In its decision, the majority states that a privately-held for-profit corporation does not have to follow federal regulations requiring employers to provide workers with an  insurance plan that includes, among other things,  no-cost contraceptives. The majority upheld Hobby Lobby‘s religious objection to paying for contraceptives. lodged under the Religious Freedom Restoration Act.  So Hobby Lobby does not have to provide no-cost contraceptives under its insurance plan.

Only women use the contraceptives at issue in the Hobby Lobby case.

Justice Samuel Alito, who wrote the majority opinion,  refers to the issue of discrimination in the context of  fears that an employer might lodge a religious objections involving race discrimination.  For example, suppose a restaurant owner doesn’t want to serve blacks for religious reasons. Justice Alito writes:

“The principal dissent raises the possibility that discrimination in hiring, for example on the basis of race, might be cloaked as religious practice to escape legal sanction. Our decision today provides no such shield. The Government has a compelling interest in providing an equal opportunity to participate in the workforce without regard to race, and prohibitions on racial discrimination are precisely tailored to achieve that critical goal.”

Okay, so the Court makes it clear it will not countenance religious objections that are based on race discrimination.  But why then has the Court approved religious objections that are  based on sex discrimination?

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‘Want Ads’ and Age Discrimination

enterprisingyoungmen

Are you a recent college graduate … Pulte Mortgage (a subsidiary of Pulte Homes) is always looking for energetic and motivated individuals who are ready to take the first step in building a long-term mortgage career! – Simply Hired, 6/26/14.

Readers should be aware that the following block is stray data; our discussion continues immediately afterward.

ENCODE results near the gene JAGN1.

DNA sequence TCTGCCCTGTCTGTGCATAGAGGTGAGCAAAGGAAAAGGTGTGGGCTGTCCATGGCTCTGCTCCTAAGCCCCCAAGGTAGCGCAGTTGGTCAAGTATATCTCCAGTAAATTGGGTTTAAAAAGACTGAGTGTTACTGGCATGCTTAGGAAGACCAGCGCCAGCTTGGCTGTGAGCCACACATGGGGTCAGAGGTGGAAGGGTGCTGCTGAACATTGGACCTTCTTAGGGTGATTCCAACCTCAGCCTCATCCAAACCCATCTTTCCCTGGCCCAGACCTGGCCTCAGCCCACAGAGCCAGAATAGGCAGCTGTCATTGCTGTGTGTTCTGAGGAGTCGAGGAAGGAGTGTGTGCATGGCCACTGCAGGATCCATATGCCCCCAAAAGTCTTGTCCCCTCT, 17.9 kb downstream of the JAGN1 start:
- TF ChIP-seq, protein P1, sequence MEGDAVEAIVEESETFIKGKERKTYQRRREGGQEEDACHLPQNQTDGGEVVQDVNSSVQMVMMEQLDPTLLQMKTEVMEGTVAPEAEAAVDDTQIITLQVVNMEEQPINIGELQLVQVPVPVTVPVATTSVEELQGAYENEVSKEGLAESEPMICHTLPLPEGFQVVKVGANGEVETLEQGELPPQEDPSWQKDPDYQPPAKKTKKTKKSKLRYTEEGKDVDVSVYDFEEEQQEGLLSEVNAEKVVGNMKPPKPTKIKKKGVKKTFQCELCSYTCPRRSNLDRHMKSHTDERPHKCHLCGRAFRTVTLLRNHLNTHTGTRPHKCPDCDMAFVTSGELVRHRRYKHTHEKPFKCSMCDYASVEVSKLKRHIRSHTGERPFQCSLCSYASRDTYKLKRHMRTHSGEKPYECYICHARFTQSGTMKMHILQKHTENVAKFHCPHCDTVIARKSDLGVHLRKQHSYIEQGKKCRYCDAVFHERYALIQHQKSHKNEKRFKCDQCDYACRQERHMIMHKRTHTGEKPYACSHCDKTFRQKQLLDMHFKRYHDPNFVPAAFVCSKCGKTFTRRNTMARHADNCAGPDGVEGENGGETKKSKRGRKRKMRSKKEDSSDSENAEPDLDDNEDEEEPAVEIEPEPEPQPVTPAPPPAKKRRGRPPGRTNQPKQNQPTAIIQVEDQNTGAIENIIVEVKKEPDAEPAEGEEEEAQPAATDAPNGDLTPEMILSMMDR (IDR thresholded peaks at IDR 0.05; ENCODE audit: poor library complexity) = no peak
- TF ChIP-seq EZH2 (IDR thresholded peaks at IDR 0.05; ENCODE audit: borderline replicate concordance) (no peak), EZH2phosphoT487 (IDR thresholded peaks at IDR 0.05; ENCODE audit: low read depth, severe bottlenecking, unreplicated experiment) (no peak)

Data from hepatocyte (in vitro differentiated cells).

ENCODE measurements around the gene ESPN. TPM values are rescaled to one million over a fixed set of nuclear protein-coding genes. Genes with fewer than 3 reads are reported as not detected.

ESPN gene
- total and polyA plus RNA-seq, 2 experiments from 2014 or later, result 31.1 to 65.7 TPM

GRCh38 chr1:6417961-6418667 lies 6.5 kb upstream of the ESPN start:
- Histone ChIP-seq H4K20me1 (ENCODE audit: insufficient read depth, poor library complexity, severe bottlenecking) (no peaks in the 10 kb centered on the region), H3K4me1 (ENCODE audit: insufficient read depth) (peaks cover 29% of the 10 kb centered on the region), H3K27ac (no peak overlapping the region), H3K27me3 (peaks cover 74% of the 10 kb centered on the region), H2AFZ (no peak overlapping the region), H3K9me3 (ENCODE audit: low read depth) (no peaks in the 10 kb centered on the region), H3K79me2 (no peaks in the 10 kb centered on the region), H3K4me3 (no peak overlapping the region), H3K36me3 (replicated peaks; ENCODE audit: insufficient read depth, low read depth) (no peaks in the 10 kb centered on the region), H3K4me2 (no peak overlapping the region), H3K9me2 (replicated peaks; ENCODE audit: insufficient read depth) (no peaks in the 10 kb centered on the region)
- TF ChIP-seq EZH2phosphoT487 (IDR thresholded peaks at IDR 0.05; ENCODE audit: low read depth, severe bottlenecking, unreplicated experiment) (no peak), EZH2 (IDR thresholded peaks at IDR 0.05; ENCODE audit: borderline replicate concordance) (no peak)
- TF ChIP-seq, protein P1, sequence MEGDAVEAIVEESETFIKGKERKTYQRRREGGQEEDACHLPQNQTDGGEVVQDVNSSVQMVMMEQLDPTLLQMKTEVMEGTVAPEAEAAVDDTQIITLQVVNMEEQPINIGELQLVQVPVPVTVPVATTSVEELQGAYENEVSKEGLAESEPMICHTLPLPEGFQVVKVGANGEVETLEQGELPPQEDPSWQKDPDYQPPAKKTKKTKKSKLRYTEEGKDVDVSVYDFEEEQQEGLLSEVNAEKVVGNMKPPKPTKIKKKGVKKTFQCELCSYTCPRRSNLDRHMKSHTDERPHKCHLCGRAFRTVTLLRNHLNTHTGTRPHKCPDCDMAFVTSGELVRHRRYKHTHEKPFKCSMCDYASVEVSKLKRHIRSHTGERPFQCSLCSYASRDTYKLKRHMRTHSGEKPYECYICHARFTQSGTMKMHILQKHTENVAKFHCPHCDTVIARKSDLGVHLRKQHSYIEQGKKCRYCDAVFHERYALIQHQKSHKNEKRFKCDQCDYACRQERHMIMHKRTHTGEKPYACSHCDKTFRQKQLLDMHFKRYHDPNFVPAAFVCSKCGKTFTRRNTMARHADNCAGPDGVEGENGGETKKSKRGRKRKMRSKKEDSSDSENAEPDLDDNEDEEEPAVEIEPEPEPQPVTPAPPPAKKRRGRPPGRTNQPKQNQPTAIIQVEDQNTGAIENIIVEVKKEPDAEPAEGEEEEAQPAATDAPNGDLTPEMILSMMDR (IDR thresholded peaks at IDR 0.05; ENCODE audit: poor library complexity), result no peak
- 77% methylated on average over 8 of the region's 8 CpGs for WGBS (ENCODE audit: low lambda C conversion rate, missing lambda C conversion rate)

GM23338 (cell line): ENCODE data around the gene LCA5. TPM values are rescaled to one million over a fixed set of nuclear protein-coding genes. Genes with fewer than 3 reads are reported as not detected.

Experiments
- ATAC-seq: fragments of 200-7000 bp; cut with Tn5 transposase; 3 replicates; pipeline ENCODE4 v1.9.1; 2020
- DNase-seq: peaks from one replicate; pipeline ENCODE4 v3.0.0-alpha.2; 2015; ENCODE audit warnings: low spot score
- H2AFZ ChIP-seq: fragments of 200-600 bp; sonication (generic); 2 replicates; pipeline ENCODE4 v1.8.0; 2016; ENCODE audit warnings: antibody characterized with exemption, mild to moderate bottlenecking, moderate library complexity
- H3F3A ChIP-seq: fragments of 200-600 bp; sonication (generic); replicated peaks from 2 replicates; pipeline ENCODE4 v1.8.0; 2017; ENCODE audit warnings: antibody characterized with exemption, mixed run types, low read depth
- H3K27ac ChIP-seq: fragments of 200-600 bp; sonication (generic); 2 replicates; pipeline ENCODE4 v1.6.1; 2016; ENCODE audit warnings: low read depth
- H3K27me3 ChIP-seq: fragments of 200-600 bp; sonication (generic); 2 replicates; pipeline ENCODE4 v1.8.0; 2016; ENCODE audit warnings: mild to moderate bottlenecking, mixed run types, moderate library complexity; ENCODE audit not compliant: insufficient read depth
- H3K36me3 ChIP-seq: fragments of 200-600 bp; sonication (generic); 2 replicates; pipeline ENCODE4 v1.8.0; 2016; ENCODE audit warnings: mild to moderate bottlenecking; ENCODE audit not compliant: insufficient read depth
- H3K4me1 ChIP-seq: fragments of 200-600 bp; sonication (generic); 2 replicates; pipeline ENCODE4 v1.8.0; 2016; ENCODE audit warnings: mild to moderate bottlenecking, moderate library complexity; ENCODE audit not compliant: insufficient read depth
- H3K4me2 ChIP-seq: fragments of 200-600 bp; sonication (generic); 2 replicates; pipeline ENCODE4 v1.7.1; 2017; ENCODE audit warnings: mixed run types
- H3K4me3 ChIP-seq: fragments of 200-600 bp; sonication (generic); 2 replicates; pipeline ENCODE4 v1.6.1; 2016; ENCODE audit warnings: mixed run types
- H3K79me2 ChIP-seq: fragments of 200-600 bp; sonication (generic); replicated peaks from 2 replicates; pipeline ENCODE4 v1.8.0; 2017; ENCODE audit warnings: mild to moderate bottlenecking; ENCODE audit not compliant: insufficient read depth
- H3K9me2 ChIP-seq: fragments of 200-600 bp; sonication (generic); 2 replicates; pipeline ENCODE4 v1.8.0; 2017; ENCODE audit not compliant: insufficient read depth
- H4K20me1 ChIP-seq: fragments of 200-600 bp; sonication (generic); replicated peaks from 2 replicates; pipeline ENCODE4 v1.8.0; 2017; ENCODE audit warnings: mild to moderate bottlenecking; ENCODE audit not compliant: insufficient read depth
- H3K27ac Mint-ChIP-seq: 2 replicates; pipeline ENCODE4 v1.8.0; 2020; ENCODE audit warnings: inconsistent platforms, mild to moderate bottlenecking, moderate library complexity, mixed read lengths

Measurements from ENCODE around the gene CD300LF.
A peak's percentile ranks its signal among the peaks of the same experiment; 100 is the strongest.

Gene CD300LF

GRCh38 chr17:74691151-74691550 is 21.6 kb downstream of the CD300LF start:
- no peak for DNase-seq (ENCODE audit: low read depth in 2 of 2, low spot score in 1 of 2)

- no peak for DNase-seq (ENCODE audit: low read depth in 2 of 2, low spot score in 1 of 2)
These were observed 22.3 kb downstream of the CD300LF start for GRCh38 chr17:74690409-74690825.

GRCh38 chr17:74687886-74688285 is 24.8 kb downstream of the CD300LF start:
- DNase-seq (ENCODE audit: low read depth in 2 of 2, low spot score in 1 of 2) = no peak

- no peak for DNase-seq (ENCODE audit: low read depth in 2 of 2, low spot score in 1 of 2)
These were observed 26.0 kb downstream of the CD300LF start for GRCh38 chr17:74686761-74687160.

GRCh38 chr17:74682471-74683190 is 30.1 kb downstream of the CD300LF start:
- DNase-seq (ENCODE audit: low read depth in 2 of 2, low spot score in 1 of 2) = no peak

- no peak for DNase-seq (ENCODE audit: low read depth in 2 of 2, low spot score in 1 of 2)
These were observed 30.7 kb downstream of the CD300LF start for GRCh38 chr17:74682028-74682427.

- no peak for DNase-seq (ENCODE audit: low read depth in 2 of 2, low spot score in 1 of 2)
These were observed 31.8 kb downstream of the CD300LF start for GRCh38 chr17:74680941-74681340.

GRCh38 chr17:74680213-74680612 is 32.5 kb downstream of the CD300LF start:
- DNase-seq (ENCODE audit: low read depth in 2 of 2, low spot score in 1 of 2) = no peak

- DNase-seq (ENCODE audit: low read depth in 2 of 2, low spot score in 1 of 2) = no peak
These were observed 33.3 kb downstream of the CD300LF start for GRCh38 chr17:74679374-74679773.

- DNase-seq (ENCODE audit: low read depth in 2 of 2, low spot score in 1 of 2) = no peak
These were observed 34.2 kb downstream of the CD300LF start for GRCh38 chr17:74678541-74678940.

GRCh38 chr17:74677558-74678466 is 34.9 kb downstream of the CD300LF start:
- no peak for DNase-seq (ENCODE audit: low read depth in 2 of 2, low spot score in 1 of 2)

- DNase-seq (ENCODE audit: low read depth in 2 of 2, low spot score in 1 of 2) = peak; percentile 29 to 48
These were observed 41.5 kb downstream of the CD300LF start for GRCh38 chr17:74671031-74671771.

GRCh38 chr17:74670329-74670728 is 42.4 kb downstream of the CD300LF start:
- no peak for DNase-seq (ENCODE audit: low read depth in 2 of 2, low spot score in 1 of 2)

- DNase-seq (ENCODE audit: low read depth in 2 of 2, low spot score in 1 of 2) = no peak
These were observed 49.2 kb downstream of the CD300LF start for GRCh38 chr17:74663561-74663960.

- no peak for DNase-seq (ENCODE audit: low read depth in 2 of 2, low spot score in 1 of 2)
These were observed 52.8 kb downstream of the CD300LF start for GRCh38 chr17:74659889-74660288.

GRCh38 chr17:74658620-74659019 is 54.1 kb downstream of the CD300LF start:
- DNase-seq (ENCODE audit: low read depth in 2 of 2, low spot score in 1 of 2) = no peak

“We are currently seeking an associate with 2-3 (MAXIMUM) years of Labor and Employment experience.” – Craig’s List,  6/26/14

Anyone who doesn’t think that age discrimination is rampant and unaddressed in American society should take a look at the “want ads.”

An easy and obvious way that employers  discriminate against older applicants is to require job applicants  to be recent college graduates or to have a maximum amount of experience.  These types of advertisements are seen on most if not all  Internet hiring sites.

One reason  the U.S. Congress passed the Age Discrimination in Employment Act (ADEA) in 1967 was to prohibit  job advertisements  that barred applicants over a certain age from applying. At that time, one-half of all private-sector job openings explicitly barred applicants over the age of 55 and one-quarter barred workers over the age of 45.  More than 60 percent of low-skilled industrial jobs had age cut-offs between 35 and 49 years of age, and 13 percent of sales jobs were limited to workers under the age of 35.

Imagine being 35 years old and barred from applying for a sales job!  Wait a minute.  You don’t have to. You can be barred from applying  for a sales job today at the age of 35 if you have more than two or three years of experience.